Country Profiles

Armenia - Country Profile

Biodiversity Facts

Status and trends of biodiversity, including benefits from biodiversity and ecosystem services

The Republic of Armenia is considered a small landlocked country located in the Caucasian region of Eurasia. The landscape diversity in Armenia and the peculiarity of its terrain represent critical factors for the formation and evolution of the flora and fauna in the country. The biodiversity in Armenia includes more than 200 edible plant species, 40 edible fungi species, more than 1000 fodder plants, 350 species of honey plants, 350 ether bearing plants, 120 dye plants, 100 vitamin producing plants and 60 rubber producing plants; around 10% of the flora in Armenia are considered to have medical properties. About 3% of the flora (123 species) are local endemics of Armenia.

A comprehensive study of Armenia’s fauna and flora was undertaken between 2007 and 2010. In 2010, an update of the Red Book was approved by the Government of the Republic of Armenia and given legal status. The new edition includes 452 plant species (12.5 % of flora) and 308 animal species (2% of fauna), as well as 40 fungi species and 155 invertebrate animal species. Assessment was based on the criteria of the IUCN Red List of Threatened Species and on aerial data regarding these species mapped with the use of a GIS system. The leopard (Panthera pardus - "Critically Endangered”), Armenian mouflon (Ovis orientalis - “Endangered”), Bezoar goat (Capra aegagrus - “Vulnerable”), Trans-Caucasian brown bear (Ursus arctos - “Vulnerable”), European marbled polecat (Vormela peregusna - “Vulnerable”), Eurasian otter (Lutra Lutra - “Endangered”) and the Pallas' Cat (Otocolobus manul - “Regionally Extinct”) are among the most threatened mammals.

The Caucasus is included in the list of Global 200 Ecoregions by the World Wildlife Fund (WWF) and considered an endangered area. The region is also ranked among the planet's most 25 endangered biodiversity hotspots by Conservation International. Aquatic biodiversity is also at great risk. For instance, until the 20th century, Sevan Lake contained three endemic fish species however two of these species have almost disappeared since the l920s as a result of lower water levels.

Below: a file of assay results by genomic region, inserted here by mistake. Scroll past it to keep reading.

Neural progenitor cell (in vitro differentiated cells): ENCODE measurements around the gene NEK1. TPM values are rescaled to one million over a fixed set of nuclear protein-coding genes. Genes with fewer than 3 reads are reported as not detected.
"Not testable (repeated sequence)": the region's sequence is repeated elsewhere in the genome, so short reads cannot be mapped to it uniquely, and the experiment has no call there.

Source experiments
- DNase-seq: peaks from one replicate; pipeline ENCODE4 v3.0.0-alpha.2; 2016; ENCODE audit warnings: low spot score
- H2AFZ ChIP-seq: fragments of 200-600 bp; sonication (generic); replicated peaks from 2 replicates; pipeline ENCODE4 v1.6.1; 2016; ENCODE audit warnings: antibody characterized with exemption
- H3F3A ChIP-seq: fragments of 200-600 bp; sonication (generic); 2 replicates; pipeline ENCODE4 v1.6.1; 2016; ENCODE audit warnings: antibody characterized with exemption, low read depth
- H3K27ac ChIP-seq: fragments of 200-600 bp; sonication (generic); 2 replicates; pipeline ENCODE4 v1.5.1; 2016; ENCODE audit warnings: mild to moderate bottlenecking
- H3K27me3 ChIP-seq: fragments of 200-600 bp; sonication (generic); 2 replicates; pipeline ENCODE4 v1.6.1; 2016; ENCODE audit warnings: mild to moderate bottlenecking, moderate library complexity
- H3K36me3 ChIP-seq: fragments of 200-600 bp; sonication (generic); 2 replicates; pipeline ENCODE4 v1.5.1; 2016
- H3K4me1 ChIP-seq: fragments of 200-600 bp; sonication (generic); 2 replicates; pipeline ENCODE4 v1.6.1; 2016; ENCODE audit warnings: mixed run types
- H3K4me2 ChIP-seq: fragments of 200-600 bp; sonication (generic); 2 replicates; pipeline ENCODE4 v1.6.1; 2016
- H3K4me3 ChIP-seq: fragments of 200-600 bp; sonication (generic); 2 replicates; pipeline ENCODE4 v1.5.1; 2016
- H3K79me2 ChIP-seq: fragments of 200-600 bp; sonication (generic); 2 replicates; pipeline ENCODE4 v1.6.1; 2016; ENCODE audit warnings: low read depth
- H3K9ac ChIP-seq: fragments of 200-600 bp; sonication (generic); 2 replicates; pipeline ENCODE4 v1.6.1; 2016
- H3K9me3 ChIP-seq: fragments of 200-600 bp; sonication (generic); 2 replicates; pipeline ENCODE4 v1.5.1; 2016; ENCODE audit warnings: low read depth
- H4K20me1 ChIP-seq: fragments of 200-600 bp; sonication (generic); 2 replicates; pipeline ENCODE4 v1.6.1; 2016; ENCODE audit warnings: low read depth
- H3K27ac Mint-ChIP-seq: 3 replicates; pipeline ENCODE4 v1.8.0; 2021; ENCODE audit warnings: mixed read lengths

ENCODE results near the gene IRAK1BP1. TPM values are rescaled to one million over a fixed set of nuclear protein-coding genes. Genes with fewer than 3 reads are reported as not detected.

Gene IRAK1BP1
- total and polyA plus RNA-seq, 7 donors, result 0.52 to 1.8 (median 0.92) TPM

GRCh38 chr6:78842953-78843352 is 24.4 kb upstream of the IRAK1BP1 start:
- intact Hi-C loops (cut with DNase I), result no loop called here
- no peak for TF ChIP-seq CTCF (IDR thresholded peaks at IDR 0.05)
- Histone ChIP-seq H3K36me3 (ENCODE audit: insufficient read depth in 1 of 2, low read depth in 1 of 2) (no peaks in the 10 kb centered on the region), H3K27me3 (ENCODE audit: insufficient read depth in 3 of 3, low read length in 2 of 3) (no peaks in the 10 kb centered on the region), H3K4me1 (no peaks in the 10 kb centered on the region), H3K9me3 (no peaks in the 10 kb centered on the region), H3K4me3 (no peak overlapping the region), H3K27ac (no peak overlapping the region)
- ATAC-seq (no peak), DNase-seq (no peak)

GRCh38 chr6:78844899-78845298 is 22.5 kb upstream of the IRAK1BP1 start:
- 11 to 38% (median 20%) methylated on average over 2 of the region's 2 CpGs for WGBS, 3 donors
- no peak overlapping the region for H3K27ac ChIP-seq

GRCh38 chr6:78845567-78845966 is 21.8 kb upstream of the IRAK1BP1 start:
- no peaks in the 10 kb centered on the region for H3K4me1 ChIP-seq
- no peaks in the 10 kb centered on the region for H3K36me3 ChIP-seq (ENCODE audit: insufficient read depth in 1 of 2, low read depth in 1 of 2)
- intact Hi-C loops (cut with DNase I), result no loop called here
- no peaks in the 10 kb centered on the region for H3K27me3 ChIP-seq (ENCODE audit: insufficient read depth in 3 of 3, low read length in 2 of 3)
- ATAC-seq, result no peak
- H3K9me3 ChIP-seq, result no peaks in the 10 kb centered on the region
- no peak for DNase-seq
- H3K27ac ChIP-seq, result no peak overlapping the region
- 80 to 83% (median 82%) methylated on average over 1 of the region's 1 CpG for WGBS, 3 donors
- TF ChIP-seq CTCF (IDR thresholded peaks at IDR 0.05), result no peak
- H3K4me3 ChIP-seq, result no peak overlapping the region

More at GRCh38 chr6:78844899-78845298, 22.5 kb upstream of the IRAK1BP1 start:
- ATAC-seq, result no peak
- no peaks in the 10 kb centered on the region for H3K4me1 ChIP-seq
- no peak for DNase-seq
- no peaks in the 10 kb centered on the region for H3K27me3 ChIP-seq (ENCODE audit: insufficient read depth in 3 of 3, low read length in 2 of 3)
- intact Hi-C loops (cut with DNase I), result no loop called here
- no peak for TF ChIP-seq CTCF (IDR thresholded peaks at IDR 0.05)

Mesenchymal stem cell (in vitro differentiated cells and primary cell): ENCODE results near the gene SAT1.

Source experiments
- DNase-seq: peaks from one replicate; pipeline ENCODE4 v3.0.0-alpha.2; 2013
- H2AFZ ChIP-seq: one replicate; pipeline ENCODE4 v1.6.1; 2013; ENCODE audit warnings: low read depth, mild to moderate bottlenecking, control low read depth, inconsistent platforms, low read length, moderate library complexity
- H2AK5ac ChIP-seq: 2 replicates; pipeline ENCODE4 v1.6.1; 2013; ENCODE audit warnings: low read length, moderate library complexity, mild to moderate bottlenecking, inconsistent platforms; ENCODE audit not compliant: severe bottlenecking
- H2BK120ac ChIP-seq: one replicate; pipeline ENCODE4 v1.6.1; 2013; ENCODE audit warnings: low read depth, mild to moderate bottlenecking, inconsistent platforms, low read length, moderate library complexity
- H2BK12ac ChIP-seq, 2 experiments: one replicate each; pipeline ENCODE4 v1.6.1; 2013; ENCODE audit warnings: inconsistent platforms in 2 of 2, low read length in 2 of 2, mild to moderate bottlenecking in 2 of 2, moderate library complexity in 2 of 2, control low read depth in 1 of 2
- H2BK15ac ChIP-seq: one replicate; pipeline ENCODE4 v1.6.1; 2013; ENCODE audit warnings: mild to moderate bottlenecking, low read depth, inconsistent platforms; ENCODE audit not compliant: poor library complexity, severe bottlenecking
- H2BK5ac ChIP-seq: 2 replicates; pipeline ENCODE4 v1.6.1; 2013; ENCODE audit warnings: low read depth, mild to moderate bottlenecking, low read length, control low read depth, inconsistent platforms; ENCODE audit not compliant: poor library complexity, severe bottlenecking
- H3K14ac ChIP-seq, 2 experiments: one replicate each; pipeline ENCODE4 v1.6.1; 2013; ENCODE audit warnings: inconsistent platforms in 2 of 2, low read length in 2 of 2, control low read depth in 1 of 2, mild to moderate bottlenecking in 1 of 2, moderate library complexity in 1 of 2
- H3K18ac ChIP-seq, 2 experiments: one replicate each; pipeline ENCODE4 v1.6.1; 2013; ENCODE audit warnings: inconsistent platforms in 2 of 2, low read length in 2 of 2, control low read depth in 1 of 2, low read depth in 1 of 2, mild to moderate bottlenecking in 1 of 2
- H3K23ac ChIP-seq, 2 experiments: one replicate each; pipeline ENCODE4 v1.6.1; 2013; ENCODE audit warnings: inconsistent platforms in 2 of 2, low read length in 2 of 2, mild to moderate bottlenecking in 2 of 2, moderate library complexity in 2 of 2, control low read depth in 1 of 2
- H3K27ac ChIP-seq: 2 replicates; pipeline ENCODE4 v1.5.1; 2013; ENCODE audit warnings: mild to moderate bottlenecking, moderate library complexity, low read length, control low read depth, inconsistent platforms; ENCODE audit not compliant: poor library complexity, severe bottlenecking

The connection between bioresources and the country’s socioeconomic situation is clearly expressed. Bioresources are the main factor supporting the Armenian economy, especially in terms of supplying agriculture, food and other industries with raw materials and recreational development. From an economic standpoint, forests are arguably the most important natural ecosystem in the country. Open forests are used by the local inhabitants mainly as a source of wood and seasonal pastures. Open forests also contain herbs and edible plants which are gathered by the local inhabitants for personal use and sale in domestic markets.

Main pressures on and drivers of change to biodiversity (direct and indirect)

Biodiversity loss has been most rapid in the last century as a result of the development of industry, agriculture, urbanization, energy and the intensive exploitation of forests, grasslands and other ecosystems. The main threats to biodiversity are directly or indirectly connected with anthropogenic forces and include habitat change, overexploitation, pollution through wastewaters and mineral fertilizers, overgrazing, plowing and illegal logging, tourism development, introduced alien species, climate change and poor irrigation systems that cause salinization and soil erosion. Around 40% of the country’s farmland is eroded (eroded land provides 3-4 times less harvest than un-eroded land). The results of anthropogenic influence are more substantial on the forest, semi-desert and steppe ecosystems, as well as on the aquatic ecosystem of Lake Sevan.